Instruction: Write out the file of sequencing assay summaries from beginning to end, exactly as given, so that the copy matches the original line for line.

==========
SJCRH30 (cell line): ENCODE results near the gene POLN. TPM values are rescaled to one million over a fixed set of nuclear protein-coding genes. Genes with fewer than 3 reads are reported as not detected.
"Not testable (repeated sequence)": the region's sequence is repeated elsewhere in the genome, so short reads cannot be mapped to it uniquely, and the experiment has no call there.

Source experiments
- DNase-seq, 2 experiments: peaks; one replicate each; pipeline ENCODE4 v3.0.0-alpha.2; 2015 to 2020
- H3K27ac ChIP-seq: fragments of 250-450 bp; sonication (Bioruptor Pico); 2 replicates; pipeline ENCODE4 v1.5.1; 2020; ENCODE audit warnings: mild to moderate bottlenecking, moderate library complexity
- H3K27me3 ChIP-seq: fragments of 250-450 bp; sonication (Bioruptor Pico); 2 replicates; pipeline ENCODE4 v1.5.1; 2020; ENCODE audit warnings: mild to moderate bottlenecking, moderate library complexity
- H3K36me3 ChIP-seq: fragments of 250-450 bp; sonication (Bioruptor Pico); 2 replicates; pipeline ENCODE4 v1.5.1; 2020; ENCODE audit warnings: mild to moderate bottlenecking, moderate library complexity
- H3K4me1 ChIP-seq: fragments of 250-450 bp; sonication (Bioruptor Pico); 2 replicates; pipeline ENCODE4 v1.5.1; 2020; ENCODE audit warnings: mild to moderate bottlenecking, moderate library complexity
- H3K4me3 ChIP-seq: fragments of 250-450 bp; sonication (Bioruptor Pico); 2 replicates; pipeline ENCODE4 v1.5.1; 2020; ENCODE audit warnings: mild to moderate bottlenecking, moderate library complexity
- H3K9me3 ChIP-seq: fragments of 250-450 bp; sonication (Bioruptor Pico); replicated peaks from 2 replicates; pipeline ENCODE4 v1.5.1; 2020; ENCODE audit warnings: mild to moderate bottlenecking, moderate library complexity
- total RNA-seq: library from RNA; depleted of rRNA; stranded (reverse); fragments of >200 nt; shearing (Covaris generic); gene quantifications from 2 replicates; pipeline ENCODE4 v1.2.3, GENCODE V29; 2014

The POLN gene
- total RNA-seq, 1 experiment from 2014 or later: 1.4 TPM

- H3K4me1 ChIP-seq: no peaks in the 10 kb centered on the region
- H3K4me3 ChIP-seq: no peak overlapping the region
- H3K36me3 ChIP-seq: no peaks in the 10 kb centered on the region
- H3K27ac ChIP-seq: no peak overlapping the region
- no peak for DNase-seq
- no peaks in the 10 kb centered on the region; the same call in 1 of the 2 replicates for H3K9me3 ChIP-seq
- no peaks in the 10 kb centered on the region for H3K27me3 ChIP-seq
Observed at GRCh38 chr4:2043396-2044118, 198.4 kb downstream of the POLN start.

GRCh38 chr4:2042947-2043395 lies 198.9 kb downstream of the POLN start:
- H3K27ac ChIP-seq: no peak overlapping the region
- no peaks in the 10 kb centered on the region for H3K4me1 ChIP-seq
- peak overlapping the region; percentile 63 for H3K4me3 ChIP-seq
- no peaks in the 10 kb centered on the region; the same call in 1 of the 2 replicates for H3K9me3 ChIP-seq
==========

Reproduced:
SJCRH30 (cell line): ENCODE results near the gene POLN. TPM values are rescaled to one million over a fixed set of nuclear protein-coding genes. Genes with fewer than 3 reads are reported as not detected.
"Not testable (repeated sequence)": the region's sequence is repeated elsewhere in the genome, so short reads cannot be mapped to it uniquely, and the experiment has no call there.

Source experiments
- DNase-seq, 2 experiments: peaks; one replicate each; pipeline ENCODE4 v3.0.0-alpha.2; 2015 to 2020
- H3K27ac ChIP-seq: fragments of 250-450 bp; sonication (Bioruptor Pico); 2 replicates; pipeline ENCODE4 v1.5.1; 2020; ENCODE audit warnings: mild to moderate bottlenecking, moderate library complexity
- H3K27me3 ChIP-seq: fragments of 250-450 bp; sonication (Bioruptor Pico); 2 replicates; pipeline ENCODE4 v1.5.1; 2020; ENCODE audit warnings: mild to moderate bottlenecking, moderate library complexity
- H3K36me3 ChIP-seq: fragments of 250-450 bp; sonication (Bioruptor Pico); 2 replicates; pipeline ENCODE4 v1.5.1; 2020; ENCODE audit warnings: mild to moderate bottlenecking, moderate library complexity
- H3K4me1 ChIP-seq: fragments of 250-450 bp; sonication (Bioruptor Pico); 2 replicates; pipeline ENCODE4 v1.5.1; 2020; ENCODE audit warnings: mild to moderate bottlenecking, moderate library complexity
- H3K4me3 ChIP-seq: fragments of 250-450 bp; sonication (Bioruptor Pico); 2 replicates; pipeline ENCODE4 v1.5.1; 2020; ENCODE audit warnings: mild to moderate bottlenecking, moderate library complexity
- H3K9me3 ChIP-seq: fragments of 250-450 bp; sonication (Bioruptor Pico); replicated peaks from 2 replicates; pipeline ENCODE4 v1.5.1; 2020; ENCODE audit warnings: mild to moderate bottlenecking, moderate library complexity
- total RNA-seq: library from RNA; depleted of rRNA; stranded (reverse); fragments of >200 nt; shearing (Covaris generic); gene quantifications from 2 replicates; pipeline ENCODE4 v1.2.3, GENCODE V29; 2014

The POLN gene
- total RNA-seq, 1 experiment from 2014 or later: 1.4 TPM

- H3K4me1 ChIP-seq: no peaks in the 10 kb centered on the region
- H3K4me3 ChIP-seq: no peak overlapping the region
- H3K36me3 ChIP-seq: no peaks in the 10 kb centered on the region
- H3K27ac ChIP-seq: no peak overlapping the region
- no peak for DNase-seq
- no peaks in the 10 kb centered on the region; the same call in 1 of the 2 replicates for H3K9me3 ChIP-seq
- no peaks in the 10 kb centered on the region for H3K27me3 ChIP-seq
Observed at GRCh38 chr4:2043396-2044118, 198.4 kb downstream of the POLN start.

GRCh38 chr4:2042947-2043395 lies 198.9 kb downstream of the POLN start:
- H3K27ac ChIP-seq: no peak overlapping the region
- no peaks in the 10 kb centered on the region for H3K4me1 ChIP-seq
- peak overlapping the region; percentile 63 for H3K4me3 ChIP-seq
- no peaks in the 10 kb centered on the region; the same call in 1 of the 2 replicates for H3K9me3 ChIP-seq